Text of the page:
Tedisco on State of the State: NY Needs Agenda Change to Stop Population Loss

Statement from Senator Jim Tedisco (R,C-44th Senate District)

“New York is a beautiful state with wonderful people and resources.  However, if the Governor is being honest, the state of our state in terms of our economy and sense of public safety is fragile. Clearly, our state needs a major course correction in its agenda because people are voting with their feet and escaping from New York in droves with over half-a-million fleeing over the past two years. Even the Governor has recently acknowledged this fact.”

“It doesn’t have to be this way. Our state desperately needs an agenda change to keep people safe in our communities and provide incentives for people to get a good-paying job, grow their families here, find a home and then stay and retire in the Empire State. The Governor and my colleagues in the Majority need to resolve to do that this year before we lose another half million of our best and brightest citizens to other, more taxpayer-friendly states.”

“When those who can afford to leave are gone, who will be left to pay for New York’s $220+ billion state budget? The over-burdened middle class and working-class taxpayers.”

“Here’s six solutions that have bi-partisan support to turn New York around so the Empire State doesn’t become the Empty State:

  1. The most important job of government is to ensure public safety.  People do not feel safe with our crime epidemic taking place.  That can change by passing my bi-partisan legislation I’m sponsoring with Assemblyman Angelo Santabarbara to repeal the cash bail law and give judges discretion (Senate Bill S.905).
  1. There’s no question a Thruway toll hike will lead to higher consumer prices and a significant, negative impact on local communities and local roads in terms of safety and wear and tear as more cars and trucks will drive on municipal roads to avoid the tolls. I’m sponsoring a bill to require legislative ratification for any toll increase and take the power away from unaccountable faceless bureaucrats (S.173).
  1. They say the only certainties in life are “death and taxes” and in New York you can be certain that homeowners are buried in high taxes.  While we’ve made some progress in containing property tax increases with the property tax cap, there’s much more that needs to be done to ease New York’s highest in the nation tax burden so another half-a-million New Yorkers don’t pack up and leave the state. My “Two-Star” legislation can help homeowners double their basic STAR benefits, and for some seniors, end New York’s tax eternity by eliminating school property taxes for residents into their senior years (S.8653).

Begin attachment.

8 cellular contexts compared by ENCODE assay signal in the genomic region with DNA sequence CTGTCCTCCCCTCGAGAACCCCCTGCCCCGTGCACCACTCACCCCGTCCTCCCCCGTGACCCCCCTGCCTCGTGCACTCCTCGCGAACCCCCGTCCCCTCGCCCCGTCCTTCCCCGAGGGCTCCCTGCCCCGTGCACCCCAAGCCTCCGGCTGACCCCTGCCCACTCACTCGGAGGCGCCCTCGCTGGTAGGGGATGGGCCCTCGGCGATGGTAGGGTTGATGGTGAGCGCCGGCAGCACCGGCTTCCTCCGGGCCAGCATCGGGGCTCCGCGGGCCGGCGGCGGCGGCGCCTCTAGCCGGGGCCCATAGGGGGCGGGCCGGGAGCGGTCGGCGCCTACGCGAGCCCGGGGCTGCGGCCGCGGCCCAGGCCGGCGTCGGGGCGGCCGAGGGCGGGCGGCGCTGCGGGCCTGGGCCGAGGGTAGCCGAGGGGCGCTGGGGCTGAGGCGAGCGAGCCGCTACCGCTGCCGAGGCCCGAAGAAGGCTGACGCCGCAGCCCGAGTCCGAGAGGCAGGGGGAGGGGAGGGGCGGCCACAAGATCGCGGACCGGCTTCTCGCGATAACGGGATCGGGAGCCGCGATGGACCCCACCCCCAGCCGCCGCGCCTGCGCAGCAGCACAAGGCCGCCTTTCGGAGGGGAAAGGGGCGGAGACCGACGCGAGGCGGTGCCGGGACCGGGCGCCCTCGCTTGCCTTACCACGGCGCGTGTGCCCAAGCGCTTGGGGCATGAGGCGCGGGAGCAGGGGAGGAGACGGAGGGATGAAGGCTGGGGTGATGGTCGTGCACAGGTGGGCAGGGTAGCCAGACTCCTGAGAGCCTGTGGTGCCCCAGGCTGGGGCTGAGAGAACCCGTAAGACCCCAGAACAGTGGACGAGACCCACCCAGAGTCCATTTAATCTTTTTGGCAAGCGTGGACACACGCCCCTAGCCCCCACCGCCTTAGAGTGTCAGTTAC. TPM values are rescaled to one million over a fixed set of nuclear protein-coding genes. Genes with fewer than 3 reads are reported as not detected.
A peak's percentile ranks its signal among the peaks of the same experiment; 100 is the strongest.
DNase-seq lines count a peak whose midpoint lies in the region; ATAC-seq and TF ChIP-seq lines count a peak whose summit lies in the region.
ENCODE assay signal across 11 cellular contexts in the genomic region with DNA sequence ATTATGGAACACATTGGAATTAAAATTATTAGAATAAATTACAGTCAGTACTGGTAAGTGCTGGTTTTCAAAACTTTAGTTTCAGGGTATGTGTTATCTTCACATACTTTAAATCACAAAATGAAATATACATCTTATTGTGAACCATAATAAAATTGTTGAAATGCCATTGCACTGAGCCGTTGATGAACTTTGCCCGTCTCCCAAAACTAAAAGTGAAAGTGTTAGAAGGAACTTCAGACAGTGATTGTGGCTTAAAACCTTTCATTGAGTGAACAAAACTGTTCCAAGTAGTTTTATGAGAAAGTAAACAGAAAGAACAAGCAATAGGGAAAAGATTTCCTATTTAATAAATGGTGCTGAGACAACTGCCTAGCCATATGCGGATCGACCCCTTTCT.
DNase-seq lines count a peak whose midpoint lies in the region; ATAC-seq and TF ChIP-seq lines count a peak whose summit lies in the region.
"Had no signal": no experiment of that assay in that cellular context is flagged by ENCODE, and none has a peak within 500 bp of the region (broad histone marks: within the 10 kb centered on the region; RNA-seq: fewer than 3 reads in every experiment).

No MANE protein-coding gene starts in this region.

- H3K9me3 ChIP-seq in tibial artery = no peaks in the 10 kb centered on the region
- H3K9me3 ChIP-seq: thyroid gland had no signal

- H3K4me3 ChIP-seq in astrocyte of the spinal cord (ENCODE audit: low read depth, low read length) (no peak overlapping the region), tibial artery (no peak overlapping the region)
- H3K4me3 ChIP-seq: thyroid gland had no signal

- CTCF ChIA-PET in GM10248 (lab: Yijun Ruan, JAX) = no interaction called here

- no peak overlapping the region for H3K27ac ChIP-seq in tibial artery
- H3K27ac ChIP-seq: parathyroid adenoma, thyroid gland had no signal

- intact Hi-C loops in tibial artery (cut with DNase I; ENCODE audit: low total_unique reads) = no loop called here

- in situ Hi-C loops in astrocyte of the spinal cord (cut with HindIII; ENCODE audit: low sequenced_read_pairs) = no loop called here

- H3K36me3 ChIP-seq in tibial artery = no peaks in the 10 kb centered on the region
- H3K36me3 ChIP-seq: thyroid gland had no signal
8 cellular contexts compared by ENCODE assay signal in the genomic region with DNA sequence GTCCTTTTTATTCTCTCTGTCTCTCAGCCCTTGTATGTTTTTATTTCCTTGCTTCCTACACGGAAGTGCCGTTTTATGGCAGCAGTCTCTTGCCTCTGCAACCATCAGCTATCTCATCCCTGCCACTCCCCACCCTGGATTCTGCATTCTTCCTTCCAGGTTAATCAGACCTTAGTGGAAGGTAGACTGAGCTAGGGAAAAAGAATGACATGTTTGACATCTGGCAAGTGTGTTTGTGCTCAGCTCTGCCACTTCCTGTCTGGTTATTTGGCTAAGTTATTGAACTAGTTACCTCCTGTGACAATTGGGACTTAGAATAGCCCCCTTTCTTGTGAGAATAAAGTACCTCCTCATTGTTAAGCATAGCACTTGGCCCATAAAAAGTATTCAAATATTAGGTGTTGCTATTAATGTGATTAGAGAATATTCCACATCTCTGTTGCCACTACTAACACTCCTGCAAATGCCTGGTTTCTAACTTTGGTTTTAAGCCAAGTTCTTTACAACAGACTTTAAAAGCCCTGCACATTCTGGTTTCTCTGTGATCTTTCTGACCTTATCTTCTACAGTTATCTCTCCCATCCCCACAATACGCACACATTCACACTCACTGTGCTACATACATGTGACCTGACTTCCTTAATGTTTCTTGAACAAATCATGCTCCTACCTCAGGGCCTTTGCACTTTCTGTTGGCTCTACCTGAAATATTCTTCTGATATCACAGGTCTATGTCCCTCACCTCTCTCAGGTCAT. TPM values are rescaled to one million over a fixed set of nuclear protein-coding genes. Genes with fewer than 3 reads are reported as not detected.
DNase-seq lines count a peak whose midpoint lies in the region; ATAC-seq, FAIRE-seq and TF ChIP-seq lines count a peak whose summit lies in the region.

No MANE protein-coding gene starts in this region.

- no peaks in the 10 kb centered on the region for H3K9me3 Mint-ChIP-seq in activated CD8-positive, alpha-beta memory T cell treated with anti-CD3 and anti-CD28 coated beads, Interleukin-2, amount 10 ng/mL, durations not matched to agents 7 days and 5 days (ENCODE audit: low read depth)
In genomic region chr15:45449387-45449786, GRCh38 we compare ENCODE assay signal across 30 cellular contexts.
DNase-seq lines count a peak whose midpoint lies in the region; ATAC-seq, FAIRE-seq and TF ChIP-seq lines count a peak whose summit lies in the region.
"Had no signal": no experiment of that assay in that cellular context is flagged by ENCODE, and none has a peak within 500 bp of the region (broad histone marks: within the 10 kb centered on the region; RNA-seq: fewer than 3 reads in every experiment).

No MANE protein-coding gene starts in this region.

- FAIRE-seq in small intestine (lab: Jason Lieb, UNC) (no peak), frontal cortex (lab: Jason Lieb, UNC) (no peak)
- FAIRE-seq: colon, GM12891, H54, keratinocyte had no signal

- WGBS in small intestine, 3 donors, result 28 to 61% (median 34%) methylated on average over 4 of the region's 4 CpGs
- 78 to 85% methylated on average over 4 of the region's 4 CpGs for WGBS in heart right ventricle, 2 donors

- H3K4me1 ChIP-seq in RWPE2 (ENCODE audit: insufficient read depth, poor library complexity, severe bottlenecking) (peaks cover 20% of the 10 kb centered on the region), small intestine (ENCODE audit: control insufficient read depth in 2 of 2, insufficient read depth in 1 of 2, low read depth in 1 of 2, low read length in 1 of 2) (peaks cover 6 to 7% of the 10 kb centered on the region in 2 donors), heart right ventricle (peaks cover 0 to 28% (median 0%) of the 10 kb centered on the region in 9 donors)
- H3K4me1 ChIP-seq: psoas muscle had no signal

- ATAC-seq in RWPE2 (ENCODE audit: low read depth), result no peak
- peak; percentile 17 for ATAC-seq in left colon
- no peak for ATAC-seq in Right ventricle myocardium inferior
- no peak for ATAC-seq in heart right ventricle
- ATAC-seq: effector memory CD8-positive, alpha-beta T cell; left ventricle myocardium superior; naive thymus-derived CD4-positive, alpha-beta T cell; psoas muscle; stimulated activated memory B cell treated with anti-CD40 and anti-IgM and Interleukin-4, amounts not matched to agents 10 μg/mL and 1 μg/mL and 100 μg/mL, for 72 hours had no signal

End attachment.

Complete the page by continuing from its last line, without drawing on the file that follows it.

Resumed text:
1. With inflation at its highest level in over 40 years, the legislature passed a 16-cent gas tax suspension that expired on December 31st.  I’m sponsoring S.8728 to make the suspension permanent and start to cap the state gas tax at $2.25 per gallon and suspend it fully at $3.00 per gallon in perpetuity or until it goes back below $3.00.
  1. When in New York is a victim impact statement only a “victim statement” without any possibility of creating an impact?  The answer is when those state parole commissioners who are interviewing the inmate that’s up for parole never see it! No one understands this more than the families of the late Shenendehowa students Christopher Stewart and Deanna Rivers who were tragically killed 10 years ago by a drunk, drugged, and dangerous driver. That’s why I am sponsoring “Christopher and Deanna’s Law” S.2046, that requires all victim impact statements be video recorded if victims choose to and mandates all state Parole Board members who vote on parole for an offender, must watch the videos before making their decision. 
  1. If your child was bullied in school, wouldn’t you want to know? That’s the question, I’ve asked scores of parents, education officials and my colleagues over the past few years and not a single person has said, “no, I’d rather not know.” Unfortunately, due to a loophole in state law, many parents are not being kept informed about incidents of bullying taking place at our schools. The parents of the late, 13-year-old Jacobe Taras, of Moreau say they were not notified of the extent of bullying he faced.  This was not an isolated incident as there are many heartbreaking stories of young people injuring themselves, or worse yet, taking their own lives because of bullying.  “Jacobe’s Law” requires parental notification if a child is bullied (S.44).

These six solutions are a good start but just a partial list of reasonable proposals that have bi-partisan support to begin to turn things around for residents in New York and to encourage people not to leave the state and attract more people to come here. 

The Governor and legislative majority leaders can continue to bury their heads in the sand and keep advancing the same failed agenda that got us into this mess, or they can start to join those of us who are saying, ‘enough is enough’ and sincerely work to deliver real change in the New Year.”